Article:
Describe tests to show the following ions are present in solids or solutions: a Na+, K+, Ca2+, Cu2+ using flame tests b carbonate using dilute acid and identifying the carbon dioxide evolved c sulfate using dilute hydrochloric acid and barium chloride solution d Cl- using dilute nitric acid and silver nitrate solution Recall that chemists use spectroscopy (a type of flame test) to detect the presence of very small amounts of elements and that this led to the discovery of new elements, including rubidium and caesium

Topic 3
Covalent compounds and separation techniques ● Describe a covalent bond as a pair of electrons shared between two atoms ● Recall that covalent bonding results in the formation of molecules ● Explain the formation of simple molecular, covalent substances using dot and cross diagrams, including: hydrogen, hydrogen chloride, water, methane, oxygen and carbon dioxide ● Describe the properties of typical simple molecular, covalent compounds, limited to low melting points and boiling points, in terms of weak forces between molecules and poor conduction of electricity ● Demonstrate an understanding of the differences between the properties of simple molecular, covalent substances and those of giant molecular, covalent substances, including diamond and graphite ● Explain why, although they are both forms of carbon and giant molecular substances, graphite is used to make electrodes and as a lubricant, whereas diamond is used in cutting tools ● Describe the separation of two immiscible liquids using a separating funnel ● Describe the separation of mixtures of miscible liquids by fractional distillation, by referring to the fractional distillation of liquid air to produce nitrogen and oxygen ● Describe how paper chromatography can be used to separate and identify components of mixtures, including colouring agents in foodstuffs ● Evaluate the information provided by paper chromatograms, including the calculation of Rf values, in a variety of contexts, such as the food industry and forensic science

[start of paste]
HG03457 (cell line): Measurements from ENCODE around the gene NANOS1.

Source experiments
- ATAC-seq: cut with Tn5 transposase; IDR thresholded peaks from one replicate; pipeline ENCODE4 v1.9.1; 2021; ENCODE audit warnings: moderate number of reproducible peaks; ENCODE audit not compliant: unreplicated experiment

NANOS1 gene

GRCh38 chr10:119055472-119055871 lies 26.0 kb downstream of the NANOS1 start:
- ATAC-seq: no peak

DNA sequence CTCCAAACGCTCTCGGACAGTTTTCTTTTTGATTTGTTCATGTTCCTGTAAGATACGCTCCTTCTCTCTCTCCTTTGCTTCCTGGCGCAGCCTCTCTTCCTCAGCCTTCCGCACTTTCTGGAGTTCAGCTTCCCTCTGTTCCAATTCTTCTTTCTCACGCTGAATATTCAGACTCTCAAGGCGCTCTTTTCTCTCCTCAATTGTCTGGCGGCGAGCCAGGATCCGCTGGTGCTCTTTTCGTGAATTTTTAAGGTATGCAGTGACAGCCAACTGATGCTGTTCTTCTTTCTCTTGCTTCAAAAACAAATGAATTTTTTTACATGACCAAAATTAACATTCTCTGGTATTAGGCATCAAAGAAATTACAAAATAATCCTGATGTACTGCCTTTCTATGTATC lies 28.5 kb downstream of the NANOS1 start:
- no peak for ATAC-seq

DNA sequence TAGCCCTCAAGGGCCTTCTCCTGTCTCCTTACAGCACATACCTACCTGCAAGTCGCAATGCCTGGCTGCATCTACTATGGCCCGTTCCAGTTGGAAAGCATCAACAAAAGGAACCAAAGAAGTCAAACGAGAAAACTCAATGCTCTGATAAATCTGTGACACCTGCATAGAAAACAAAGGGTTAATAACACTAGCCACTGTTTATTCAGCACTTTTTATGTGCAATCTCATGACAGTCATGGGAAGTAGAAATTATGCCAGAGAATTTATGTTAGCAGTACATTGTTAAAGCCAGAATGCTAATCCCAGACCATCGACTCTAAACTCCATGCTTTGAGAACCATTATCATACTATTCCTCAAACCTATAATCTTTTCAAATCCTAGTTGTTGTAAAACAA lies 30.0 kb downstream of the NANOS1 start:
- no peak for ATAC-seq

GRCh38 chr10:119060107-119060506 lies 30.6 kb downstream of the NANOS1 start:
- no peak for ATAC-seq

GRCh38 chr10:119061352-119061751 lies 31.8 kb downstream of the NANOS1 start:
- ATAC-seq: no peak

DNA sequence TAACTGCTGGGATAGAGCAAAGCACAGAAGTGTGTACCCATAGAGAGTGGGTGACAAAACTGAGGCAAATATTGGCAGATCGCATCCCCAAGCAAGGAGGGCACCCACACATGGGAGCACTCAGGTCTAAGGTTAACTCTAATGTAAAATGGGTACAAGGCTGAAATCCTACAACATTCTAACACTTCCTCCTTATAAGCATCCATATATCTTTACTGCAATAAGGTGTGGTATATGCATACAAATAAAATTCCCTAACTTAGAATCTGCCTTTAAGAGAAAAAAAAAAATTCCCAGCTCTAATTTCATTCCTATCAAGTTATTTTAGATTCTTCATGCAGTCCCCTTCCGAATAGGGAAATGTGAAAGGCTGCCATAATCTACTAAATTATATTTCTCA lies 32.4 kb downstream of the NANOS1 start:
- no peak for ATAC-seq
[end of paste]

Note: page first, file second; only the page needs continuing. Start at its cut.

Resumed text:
Topic 4
Groups in the periodic table ● Classify elements as alkali metals (group 1), halogens (group 7), noble gases (group 0) and transition metals based on their position in the periodic table ● Describe the structure of metals as a regular arrangement of positive ions surrounded by a sea of delocalised electrons ● Describe and explain the properties of metals, limited to malleability and the ability to conduct electricity ● Recall that most metals are transition metals and that their typical properties include high melting point and the formation of coloured compounds ● Demonstrate an understanding that elements and compounds can be classified as: ionic, simple molecular covalent, giant molecular covalent and metallic and that each type of substance has different physical properties, including relative melting point and boiling point, relative solubility in water and ability to conduct electricity (as solids and in solution) ● Describe alkali metals as: soft metals and metals with comparatively low melting points ● Describe the reactions of lithium, sodium and potassium with water to form hydroxides which are alkaline, and hydrogen gas ● Describe the pattern in reactivity of the alkali metals lithium, sodium and potassium with water, use this pattern to predict the reactivity of other alkali metals and explain the pattern ● Recall the colours and physical states of the halogens at room temperature ● Describe the reaction of halogens with metals to form metal halides ● Recall that halogens react with hydrogen to produce hydrogen halides which dissolve in water to form acidic solutions ● Describe the relative reactivity of the halogens as shown by their displacement reactions with halide ions in aqueous solution ● Describe the noble gases as chemically inert, compared with the other elements, and demonstrate an understanding that this lack of reactivity can be explained by the electronic arrangements in their atoms ● Demonstrate an understanding that the discovery of the noble gases was due to chemists noticing that the density of nitrogen made in a reaction differed from that of nitrogen obtained from air, developing a hypothesis about the composition of the air and performing experiments to test this hypothesis and show the presence of the noble gases